Dear Parishioners and Friends,
Here are a few points of history relating to our very special parish. The primary source of this information is Catholic Pittsfield by Katherine F. Mullany and our parish Centennial Book written and edited by Kevin O’Hara.
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The History of the Parish
In exploring the history and people of Saint Charles Parish our fourth pastor, Father William J. Dower, is worthy of many remembrances. It was Father Dower who first inaugurated a public celebration of the Feast of Corpus Christi, the Body and Blood of Christ, in the City of Pittsfield. On the octave of the feast in 1905, the Blessed Sacrament was carried outside in procession before Mass was celebrated to honor this central truth and gift of our faith. By 1908, the observance of Corpus Christi had taken on greater proportion with the praying of Vespers and with a full procession including all the school children, all the members in every parish society and many parishioners. The line of march extended from Briggs Avenue to Wahconah Street, returning to the lawn of the church where an outdoor altar was erected for the Mass. This manifestation of faith continued annually for many years.
History often contains more than the gift of memory. It often contains the realization of some great truth that has been “misplaced” along the way. Certainly, the Saint Charles Parish Community of former years calls us to renew our dedication to the Blessed Sacrament and to our public witness to this great gift of Jesus. Eucharist means “thanksgiving”. We need to renew our sense of thanksgiving for the gifts of faith and love bestowed on us. Processions are in our lives every day as we walk among many people carrying in our very souls the Body and Blood of Christ as a benediction for ourselves and for others.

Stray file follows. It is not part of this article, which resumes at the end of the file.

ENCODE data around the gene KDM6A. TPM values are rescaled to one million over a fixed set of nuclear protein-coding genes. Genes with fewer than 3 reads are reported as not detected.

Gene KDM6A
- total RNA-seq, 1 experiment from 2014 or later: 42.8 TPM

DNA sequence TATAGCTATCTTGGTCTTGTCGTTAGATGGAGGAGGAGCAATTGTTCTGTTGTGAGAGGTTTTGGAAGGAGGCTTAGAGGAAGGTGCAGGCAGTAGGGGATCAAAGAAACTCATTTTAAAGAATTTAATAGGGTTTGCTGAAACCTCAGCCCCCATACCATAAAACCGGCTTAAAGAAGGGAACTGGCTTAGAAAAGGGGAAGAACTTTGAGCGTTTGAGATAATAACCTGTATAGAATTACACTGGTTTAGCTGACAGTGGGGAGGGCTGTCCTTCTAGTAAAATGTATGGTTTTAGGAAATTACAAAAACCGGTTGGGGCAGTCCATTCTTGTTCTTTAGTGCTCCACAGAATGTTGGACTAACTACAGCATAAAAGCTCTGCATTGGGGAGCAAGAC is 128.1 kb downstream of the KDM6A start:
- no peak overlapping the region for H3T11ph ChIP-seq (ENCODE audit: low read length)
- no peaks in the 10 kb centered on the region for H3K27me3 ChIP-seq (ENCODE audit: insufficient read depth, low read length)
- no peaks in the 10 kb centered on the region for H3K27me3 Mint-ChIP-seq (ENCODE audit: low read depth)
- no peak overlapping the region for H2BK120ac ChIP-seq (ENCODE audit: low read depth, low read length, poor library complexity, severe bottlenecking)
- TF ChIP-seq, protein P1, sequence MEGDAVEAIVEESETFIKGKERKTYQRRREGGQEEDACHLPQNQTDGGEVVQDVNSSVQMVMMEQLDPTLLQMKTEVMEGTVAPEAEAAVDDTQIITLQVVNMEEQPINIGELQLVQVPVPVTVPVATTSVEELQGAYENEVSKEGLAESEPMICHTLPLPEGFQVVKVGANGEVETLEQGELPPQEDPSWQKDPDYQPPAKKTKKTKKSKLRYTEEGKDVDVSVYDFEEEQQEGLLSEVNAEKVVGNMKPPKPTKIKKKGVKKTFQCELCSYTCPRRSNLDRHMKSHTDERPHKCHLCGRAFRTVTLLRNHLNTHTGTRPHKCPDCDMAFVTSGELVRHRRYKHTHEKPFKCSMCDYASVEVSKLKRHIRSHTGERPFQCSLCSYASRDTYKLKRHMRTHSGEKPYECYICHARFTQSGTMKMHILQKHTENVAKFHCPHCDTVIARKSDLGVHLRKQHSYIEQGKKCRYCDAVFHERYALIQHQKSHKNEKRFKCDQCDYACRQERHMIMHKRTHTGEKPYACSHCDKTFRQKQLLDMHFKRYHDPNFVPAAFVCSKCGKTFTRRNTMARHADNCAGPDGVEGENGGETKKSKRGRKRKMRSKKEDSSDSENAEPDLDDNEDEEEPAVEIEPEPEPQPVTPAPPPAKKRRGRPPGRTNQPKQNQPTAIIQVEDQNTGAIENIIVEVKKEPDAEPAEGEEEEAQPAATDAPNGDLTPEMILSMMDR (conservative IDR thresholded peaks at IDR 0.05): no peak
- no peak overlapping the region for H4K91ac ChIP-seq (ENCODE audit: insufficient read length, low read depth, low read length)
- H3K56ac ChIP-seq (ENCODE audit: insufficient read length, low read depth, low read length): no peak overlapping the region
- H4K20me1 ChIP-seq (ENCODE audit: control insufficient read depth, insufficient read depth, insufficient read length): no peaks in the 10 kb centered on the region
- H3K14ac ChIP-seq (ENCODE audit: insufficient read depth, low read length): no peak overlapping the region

“But you are a chosen race, a royal priesthood, a holy nation, a People of God’s own so that you may announce the praises of Him who called you out of the darkness into the light.” (1 Peter 2:9) With these words every child receives the mark of his or her baptism.
Throughout the ages, the words of Saint Peter resonate into the very soul of each person baptized in the Roman Catholic Church. These words of blessing and anointing are a gift, a challenge, and a commitment to each Christian. It seems fitting and prophetic that the key phrase of this message should be integrated with the beautiful facade of Saint Charles and used as a logo, a symbol of the parish.
To be called by God to a leadership role and a sacrificial role is a blessing. We look no further than the daily newspaper to recognize our call to be a people of faith and of peace. We, as a nation, and as a part of the greatest global Church history has ever known, offer ourselves with the crucified Christ and with the Eucharistic Christ to be the most loving, the most charitable people the world has ever known. And we as a parish form a vital body of believers offering a welcome, a hope, a faith; true light to all who wish to share the gift of God’s love. May this logo announce our call to witness to Christ as “a chosen race”; may it challenge us constantly to be another Christ, a “royal priesthood” to all, and may it remind us of the legacy of former faithful parishioners who left us a sacred dwelling place in which “to announce the praises of God who called us out of darkness into His wonderful light” to meet Christ and one another.
Have you ever wondered how Saint Charles Borromeo received its name?
On November 4, 1893, the Feast of Saint Charles Borromeo, our first pastor, Reverend Charles J. Boylan, arrived in Pittsfield. A building called the Coliseum, or Rink occupied the site where the convent building now stands. Gathering a group of area residents together on November 5, Father announced the name of the new parish. The first Mass was celebrated in the Rink on the following Sunday, November 12. Somehow the area which was to be the site of the church had come to be known as “Evening side Hill”. As the evening bells now resound from the bell tower, let us raise our evening song of prayer and praise in loving memory of these faith-filled pioneers and their pastor who laid the foundation for our present church, Saint Charles Borromeo, and our community of faith.